Matt Blaze is a researcher in the areas of secure systems, cryptography, and trust management. He is currently an Associate Professor of Computer and Information Science at the University of Pennsylvania, and on the board of directors of the Tor Project.
Matt Blaze at DEF CON 20 in 2012
|Alma mater||Princeton University
|Institutions||University of Pennsylvania
Blaze received his PhD in Computer Science from Princeton University.
In 1992, while working for AT&T, Blaze implemented a strong cryptographic package known as "CFS", the Cryptographic File System, for Unix, since ported to Linux. CFS uses Network File System as its transport mechanism, allowing users to encrypt selected directory hierarchies, but mount them unencrypted after providing the key. In November, 1993, he presented a paper on this project, "A Cryptographic File System for Unix", at the 1st ACM Conference on Computer and Communications Security. Blaze also published a paper "Key Management in an Encrypting File System", in the Proceedings USENIX Summer 1994 Technical Conference.
In the early 1990s, at the height of the "crypto war", Blaze was a participant in the Cypherpunks mailing list and in 1994, he found a critical weakness in the wiretapping mechanisms of the Clipper chip. His paper, Protocol Failure in the Escrowed Encryption Standard, pointed out that the Clipper's escrow system had a serious vulnerability: a brute-force attack could allow the Clipper chip to be used as an encryption device, while disabling the key escrow capability. Later during this time, he was one of the authors of a seminal paper on calculating secure key lengths.
In 2003, Blaze independently rediscovered, and published, a serious vulnerability in "master key" security in physical locks. Although apparently an open secret among some professional locksmiths; his decision to disclose it publicly provoked some controversy.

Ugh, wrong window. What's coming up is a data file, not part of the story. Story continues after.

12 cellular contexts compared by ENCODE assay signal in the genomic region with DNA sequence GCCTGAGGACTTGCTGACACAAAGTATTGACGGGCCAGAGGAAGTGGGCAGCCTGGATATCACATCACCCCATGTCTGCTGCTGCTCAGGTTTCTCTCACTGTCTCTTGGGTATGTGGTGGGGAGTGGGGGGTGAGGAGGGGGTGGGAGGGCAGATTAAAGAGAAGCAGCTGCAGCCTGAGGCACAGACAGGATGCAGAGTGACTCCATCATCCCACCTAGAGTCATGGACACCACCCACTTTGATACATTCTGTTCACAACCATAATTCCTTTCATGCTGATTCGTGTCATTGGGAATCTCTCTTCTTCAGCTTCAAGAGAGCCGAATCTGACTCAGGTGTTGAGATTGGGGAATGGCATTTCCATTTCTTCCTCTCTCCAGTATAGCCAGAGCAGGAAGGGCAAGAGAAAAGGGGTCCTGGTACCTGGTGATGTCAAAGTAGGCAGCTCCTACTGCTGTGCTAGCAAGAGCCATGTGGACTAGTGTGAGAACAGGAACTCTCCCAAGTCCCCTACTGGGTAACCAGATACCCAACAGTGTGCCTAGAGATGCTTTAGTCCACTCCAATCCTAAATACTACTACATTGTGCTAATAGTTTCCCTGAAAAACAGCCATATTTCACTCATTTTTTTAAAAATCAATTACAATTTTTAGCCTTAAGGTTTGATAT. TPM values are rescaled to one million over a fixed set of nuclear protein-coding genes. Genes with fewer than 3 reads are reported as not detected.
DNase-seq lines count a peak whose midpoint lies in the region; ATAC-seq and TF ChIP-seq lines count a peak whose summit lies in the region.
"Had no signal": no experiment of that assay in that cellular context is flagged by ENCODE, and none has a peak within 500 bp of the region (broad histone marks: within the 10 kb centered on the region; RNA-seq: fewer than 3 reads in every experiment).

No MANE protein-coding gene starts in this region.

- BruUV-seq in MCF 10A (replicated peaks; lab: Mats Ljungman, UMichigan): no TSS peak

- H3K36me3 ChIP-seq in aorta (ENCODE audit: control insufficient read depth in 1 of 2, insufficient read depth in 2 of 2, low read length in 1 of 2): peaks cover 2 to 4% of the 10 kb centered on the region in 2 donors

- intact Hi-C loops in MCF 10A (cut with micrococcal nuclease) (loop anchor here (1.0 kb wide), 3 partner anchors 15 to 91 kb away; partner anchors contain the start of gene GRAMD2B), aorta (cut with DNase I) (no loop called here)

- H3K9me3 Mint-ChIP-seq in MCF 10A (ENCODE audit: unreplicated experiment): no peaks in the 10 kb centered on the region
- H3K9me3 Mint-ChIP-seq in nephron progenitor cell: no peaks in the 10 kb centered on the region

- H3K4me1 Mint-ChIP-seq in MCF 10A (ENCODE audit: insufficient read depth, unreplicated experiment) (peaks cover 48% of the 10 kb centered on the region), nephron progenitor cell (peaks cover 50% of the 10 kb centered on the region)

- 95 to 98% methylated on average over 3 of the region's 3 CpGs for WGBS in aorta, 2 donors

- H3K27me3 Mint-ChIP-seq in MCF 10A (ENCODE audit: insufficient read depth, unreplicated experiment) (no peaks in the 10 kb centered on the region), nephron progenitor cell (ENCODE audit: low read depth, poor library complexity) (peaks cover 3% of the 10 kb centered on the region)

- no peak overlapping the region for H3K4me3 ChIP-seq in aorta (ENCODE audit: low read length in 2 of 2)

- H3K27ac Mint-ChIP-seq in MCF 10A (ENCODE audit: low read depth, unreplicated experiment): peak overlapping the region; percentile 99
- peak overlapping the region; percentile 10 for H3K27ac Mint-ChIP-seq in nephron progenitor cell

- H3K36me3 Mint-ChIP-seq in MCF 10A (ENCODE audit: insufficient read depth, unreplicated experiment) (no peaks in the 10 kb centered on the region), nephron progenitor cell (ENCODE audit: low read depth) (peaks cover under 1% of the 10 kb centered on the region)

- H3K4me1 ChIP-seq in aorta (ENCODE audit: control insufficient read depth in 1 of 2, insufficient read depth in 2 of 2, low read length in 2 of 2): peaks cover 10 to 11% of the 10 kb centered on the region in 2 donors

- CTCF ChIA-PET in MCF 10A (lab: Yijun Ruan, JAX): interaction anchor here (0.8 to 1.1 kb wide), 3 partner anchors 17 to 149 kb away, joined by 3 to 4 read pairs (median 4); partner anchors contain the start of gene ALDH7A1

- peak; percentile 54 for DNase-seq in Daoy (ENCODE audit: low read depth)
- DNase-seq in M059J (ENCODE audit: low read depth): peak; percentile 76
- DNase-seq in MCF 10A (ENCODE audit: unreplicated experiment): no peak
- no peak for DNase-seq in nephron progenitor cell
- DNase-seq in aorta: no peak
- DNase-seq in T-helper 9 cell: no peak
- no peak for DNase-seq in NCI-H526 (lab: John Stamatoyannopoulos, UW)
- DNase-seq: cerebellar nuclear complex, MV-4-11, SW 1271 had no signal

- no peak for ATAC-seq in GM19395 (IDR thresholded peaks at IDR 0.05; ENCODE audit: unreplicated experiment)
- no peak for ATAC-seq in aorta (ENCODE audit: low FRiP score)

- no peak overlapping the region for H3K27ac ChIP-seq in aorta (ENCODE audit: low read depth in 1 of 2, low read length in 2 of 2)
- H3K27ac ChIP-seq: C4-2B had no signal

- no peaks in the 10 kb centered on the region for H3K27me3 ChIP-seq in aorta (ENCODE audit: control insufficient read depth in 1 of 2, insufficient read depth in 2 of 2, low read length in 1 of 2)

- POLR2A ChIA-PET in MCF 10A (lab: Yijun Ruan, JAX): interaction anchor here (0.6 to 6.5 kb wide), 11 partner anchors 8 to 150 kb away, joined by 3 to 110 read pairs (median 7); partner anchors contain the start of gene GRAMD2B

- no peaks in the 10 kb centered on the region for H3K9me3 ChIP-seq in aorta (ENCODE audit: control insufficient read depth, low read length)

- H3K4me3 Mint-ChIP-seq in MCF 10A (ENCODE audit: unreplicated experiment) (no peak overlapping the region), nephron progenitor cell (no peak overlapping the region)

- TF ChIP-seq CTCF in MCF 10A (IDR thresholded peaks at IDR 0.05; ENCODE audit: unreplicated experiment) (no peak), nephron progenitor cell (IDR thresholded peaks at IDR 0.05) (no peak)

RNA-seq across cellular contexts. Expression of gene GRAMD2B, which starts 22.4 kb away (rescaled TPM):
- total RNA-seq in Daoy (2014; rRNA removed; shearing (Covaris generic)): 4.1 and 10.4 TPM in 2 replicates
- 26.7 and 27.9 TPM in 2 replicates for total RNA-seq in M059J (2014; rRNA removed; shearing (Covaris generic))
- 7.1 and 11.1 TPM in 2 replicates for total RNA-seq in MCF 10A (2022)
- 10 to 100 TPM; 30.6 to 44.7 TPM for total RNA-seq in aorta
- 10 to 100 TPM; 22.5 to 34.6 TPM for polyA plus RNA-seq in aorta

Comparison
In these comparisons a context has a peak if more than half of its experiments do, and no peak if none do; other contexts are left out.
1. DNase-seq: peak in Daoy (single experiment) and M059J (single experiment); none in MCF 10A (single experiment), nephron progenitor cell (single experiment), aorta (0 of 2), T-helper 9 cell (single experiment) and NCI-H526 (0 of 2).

- Ioannidis, John; Blaze, Matt. The Architecture and Implementation of Network-Layer Security Under Unix, in Proc. of the 4th USENIX Security Symp., pages 29–39, Santa Clara, CA, USA, October 1993.
- Bellovin, Steven M.; Blaze, Matt; Landau, Susan; Pell, Stephanie K. It's Too Complicated: How the Internet Upends Katz, Smith, and Electronic Surveillance Law, in Harvard Journal of Law and Technology Vol. 30.1, pages 1–101. February 2017.
- "Penn Engineering - Research Directory Profile". Princeton University. Retrieved 14 July 2016.
- Markoff, John (3 June 1994). "At AT&T, No Joy on Clipper Flaw". The New York Times. Retrieved 13 July 2016.
- Perlroth, Nicole (13 July 2016). "Tor Project, a Digital Privacy Group, Reboots With New Board". The New York Times. Retrieved 13 July 2016.
- "Using CFS, the Cryptographic Filesystem", Oct 15, 2002, Jerry Sweet, Linux Journal
- "A Cryptographic File System for Unix", Matt Blaze, att.com
- Rodger, Will (30 November 2001). "Cypherpunks RIP". The Register. Retrieved 14 July 2016.
Past participants include noted cryptographers such as Matt Blaze ...
- Blaze, Matt (August 20, 1994). "Protocol Failure in the Escrowed Encryption Standard" (PDF). Proceedings of the 2nd ACM Conference on Computer and Communications Security: 59–67.
- Security Flaw Allows Wiretaps to Be Evaded, Study Finds", John Schwartz and John Markoff, New York Times, November 30, 2005
- Between a Hacker and a Hard Place", Peter H. Lewis, New York Times, April 10, 1995
- Blaze, Matt; Diffie, Whitefield; Rivest, Ronald L.; Schneier, Bruce; Shimomura, Tsutomu; Thompson, Eric; Wiener, Michael (January 1996). "Minimal key lengths for symmetric ciphers to provide adequate commercial security". Fortify. Retrieved 14 October 2011.
- "Cryptology and Physical Security: Rights Amplification in Master-Keyed Mechanical Locks" (PDF). Crypto.com. Retrieved 23 October 2013.
- Schwartz, John (23 January 2003). "Many Locks All Too Easy To Get Past". The New York Times. Retrieved 13 July 2016.
- "Tor Project installs new board of directors after Jacob Appelbaum controversy", Colin Lecher, July 13, 2016, The Verge
- "The Tor Project Elects New Board of Directors", July 13th, 2016, Tor.org